The Chippewa Cree Tribe in central Montana declared a financial disaster this week due to the federal government shutdown. The tribe warned that nearly all tribal offices will be closed and programs halted if the budget stalemate in Congress isn't resolved by Thursday. A spokesman said the tribe already has cut back hours, furloughed staff and limited services after federal money for tribal programs was cut off following the Oct. 1 shutdown.
The U.S. Army Corps of Engineers has temporarily closed its New England regulatory office because of a lack of funds while the federal government is shut down. The New England district office serves Connecticut, Maine, Massachusetts, New Hampshire, Rhode Island and Vermont. It regulates work, structures and dredging in or near navigable waters and related wetlands. Emergency activity should not be affected, but the office won't be able to evaluate individual permit applications, pre-construction notifications for regional general permit authorizations, or requests for jurisdictional determinations until the office is able to reopen.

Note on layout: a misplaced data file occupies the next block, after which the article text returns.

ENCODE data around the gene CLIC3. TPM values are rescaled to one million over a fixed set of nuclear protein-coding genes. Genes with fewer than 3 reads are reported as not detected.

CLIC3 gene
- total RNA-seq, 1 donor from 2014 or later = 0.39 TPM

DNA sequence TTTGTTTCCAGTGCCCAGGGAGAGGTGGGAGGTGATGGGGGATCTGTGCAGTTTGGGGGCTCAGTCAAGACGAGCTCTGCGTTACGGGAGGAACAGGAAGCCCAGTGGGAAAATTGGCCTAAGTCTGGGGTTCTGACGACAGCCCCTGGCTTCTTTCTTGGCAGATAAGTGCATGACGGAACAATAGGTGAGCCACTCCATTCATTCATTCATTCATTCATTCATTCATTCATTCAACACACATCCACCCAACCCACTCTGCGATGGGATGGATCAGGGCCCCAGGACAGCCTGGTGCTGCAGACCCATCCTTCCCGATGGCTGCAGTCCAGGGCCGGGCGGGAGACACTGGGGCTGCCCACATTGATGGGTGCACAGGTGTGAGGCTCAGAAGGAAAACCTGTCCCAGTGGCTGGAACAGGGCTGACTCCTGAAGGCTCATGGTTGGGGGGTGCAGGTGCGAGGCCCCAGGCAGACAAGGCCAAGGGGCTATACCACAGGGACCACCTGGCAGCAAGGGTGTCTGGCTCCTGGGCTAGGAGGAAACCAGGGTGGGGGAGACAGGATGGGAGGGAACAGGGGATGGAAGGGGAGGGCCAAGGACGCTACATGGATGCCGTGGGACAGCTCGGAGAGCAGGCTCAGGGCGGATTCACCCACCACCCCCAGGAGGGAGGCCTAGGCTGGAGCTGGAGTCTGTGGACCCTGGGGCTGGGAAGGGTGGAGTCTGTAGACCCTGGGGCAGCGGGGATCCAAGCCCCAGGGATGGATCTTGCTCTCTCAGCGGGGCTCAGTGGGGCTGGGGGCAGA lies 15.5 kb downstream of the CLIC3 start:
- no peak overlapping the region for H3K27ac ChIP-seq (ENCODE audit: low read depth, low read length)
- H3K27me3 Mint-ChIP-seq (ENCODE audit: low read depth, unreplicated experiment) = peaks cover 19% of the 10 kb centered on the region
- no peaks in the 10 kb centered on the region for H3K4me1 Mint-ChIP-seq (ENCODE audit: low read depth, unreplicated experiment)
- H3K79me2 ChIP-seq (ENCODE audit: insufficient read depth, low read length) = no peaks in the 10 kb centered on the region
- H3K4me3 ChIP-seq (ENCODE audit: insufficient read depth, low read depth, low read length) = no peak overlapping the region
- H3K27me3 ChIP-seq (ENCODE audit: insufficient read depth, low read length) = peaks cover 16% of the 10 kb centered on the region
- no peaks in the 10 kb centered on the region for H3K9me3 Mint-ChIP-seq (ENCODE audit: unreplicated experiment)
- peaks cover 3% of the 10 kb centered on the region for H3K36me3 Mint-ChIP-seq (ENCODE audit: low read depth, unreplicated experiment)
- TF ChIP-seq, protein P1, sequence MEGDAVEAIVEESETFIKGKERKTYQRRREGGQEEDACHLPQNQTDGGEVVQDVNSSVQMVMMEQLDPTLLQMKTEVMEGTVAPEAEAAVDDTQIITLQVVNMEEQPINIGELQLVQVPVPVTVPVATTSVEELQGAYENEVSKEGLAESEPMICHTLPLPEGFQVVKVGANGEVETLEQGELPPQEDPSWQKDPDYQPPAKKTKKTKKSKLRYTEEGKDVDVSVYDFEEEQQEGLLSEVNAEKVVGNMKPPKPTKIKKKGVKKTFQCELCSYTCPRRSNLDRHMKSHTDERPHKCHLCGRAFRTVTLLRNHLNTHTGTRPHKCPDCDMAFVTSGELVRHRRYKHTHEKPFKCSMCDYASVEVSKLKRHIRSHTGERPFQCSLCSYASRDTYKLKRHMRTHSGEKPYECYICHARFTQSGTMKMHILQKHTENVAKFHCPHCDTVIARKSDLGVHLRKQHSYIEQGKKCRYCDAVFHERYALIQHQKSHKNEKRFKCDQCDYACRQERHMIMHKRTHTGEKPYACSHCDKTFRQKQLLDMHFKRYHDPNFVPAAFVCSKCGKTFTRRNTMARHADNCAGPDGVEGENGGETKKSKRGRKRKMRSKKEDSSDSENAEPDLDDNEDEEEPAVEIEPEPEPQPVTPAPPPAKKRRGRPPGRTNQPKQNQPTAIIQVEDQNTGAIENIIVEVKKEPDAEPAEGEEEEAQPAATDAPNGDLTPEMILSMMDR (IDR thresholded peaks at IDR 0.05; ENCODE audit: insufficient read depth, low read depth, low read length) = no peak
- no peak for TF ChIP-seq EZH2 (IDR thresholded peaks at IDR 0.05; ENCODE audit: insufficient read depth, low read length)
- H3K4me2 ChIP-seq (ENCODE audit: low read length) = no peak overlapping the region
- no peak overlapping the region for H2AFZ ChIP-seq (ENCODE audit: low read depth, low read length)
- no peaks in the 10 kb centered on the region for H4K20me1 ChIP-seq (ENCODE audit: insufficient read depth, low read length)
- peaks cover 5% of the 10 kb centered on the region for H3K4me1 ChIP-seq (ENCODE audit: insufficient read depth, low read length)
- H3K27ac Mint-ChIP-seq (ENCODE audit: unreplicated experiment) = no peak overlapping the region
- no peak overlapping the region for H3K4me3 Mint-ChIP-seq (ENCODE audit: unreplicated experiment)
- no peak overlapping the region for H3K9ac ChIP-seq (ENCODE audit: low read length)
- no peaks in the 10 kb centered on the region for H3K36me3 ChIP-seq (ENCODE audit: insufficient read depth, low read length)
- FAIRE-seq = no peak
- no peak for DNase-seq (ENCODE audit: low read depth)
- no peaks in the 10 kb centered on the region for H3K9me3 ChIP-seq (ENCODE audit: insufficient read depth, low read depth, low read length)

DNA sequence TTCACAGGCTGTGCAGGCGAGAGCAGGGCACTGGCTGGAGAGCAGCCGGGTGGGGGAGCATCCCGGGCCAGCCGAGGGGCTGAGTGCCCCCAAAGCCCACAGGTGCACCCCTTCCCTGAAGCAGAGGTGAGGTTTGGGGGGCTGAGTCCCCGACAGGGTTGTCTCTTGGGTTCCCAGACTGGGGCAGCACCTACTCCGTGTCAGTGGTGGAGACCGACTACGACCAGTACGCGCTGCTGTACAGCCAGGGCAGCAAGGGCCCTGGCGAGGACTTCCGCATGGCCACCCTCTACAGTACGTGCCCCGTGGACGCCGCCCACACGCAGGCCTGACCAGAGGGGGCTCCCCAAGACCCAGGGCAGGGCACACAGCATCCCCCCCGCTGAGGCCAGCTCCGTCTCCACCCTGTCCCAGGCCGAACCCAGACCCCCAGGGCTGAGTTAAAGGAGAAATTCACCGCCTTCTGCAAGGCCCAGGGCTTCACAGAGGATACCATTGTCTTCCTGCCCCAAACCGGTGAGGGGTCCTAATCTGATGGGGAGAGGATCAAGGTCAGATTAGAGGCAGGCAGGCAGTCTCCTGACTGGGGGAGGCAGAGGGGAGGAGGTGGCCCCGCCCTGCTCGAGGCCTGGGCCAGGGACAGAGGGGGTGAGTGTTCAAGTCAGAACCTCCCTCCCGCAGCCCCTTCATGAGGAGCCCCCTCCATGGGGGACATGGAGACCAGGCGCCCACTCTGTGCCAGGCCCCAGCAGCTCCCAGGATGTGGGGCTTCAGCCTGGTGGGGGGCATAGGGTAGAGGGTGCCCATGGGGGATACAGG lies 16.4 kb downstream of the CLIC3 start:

Social Security and Medicare benefits continue to be paid out, but there could be delays in processing new disability applications. Unemployment benefits are also still going out.
The Social Security Administration delayed the announcement of the size of next year's cost-of-living adjustment, which was supposed to be released Wednesday. According to an analysis by The Associated Press, preliminary figures suggest next year's benefit increase will be roughly 1.5 percent. The increase is small because consumer prices haven't gone up much the past year. For the second year in a row, it would be one of the lowest raises since automatic adjustments were adopted in 1975.
Federal courts, which have been using fees and other funds to operate since the shutdown began, will have enough money to operate through Oct. 18, according to a statement from the administrative office of the U.S. Courts. After that, the courts would run out of money and shut down all nonessential work.
A limited number of workers would perform essential work, while all others would be furloughed. Each court would make a determination on what is essential and nonessential. Judges would still be able to seat jurors, but the jurors won't be paid until Congress provides funding. Court-appointed lawyers would also not get paid.
The Supreme Court opened its term Monday and says its business will go on through Friday, October 18, and then after depending on appropriations from Congress.